As someone who’s been in and maintained college apartments, floors are areas of the house that tend to get overlooked when things get super busy. Kitchen floors are especially prone to this neglect because they’re usually linoleum, which is a pain in the a** to vacuum (there’s a reason I have an area rug covering 60% of my kitchen floor…). To make vacuuming easier, set the carpet clearance (usually a little bar at the front of the vacuum) to its lowest setting. Make a run around the kitchen with that before using the hose attachment to get under cabinets, along the wall, and under the stove. I vacuum the whole house weekly, partially because we usually have lots of people over at least once a week, partially because I’m a neat-freak, and partially because I shed like a Wookiee. Once-a-week vacuuming also makes it easy to maintain a clean household in general (you’d be surprised how much dust and dirt end up in a carpet over the course of seven days, especially when you have anywhere from two to six people tracking stuff in on a regular basis). A final cleaning note on kitchen floors: Linoleum can and should be wet-wiped. Whether you use a Swiffer wet mop, a bucket of cleaning solution and a squeeze mop, or a few disinfecting wipes and your hands, make sure you wipe your floors with some sort of disinfecting solution at least once a month. Spills and food bits end up on the floor, and the best way to make sure there’s nothing sweet or smelly left behind for ants to find is to wipe it up with wet cleaner.
Ah, the microwave — Probably one of the scariest appliances in the college realm, not because of its complexity, but because of its frequent use and infrequent cleaning. *shudder*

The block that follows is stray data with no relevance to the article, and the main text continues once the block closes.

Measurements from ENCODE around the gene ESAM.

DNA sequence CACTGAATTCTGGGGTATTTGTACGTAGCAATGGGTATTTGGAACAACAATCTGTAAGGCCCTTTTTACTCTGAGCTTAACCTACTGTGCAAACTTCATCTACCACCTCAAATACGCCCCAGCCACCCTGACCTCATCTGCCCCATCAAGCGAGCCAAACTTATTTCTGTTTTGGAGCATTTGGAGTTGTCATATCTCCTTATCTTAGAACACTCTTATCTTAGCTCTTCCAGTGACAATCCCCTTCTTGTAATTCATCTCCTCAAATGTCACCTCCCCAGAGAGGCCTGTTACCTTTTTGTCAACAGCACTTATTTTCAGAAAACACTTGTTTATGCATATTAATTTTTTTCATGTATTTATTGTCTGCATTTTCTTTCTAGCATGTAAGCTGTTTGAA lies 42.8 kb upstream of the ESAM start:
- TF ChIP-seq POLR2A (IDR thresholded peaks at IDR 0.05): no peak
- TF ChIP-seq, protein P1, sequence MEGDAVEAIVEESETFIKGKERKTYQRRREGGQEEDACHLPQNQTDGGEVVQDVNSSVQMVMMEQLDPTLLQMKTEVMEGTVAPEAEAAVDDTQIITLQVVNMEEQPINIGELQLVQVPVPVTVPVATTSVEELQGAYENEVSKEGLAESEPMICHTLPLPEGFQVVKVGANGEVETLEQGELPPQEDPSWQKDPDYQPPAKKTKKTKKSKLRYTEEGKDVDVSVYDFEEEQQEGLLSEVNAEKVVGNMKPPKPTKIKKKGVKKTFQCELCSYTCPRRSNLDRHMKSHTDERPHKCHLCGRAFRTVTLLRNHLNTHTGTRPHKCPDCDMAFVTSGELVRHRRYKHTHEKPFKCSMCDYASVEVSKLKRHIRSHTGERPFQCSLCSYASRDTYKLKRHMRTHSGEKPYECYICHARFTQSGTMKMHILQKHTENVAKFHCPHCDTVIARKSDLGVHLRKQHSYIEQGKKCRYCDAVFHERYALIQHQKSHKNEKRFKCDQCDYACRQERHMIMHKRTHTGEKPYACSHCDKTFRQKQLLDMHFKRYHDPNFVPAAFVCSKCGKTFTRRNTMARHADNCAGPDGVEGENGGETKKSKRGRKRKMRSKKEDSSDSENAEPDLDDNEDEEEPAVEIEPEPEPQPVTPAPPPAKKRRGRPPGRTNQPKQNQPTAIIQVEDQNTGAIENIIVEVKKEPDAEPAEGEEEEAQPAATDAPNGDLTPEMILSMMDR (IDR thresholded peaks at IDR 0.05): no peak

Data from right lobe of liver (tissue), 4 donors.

Microwaves are one of those appliances that is definitely easier to keep clean than it is to try to clean all at once after several cataclysms have occurred within its walls. Part 2 talks about how to clean dried food, and, specifically, how to loosen dried-on krud in your microwave (because it happens to all of us). Fixer-uppers and accidents aside, microwaves are pretty easy to clean. Remove the glass dish that rotates your food and wash it in the sink with soap and water. While the dish is out, wipe down the inside of it with a disinfecting wipe or two. Clean your microwave every couple of weeks (or more often if you use your microwave a lot). If you have issues with your food going boom in the microwave (I had one that used to blow up eggs… Every… Single… Time…), try lowering the power setting or microwaving in shorter intervals if the power setting adjustment doesn’t help. To find the power settings/how to adjust them, check the inside edge of your microwave door.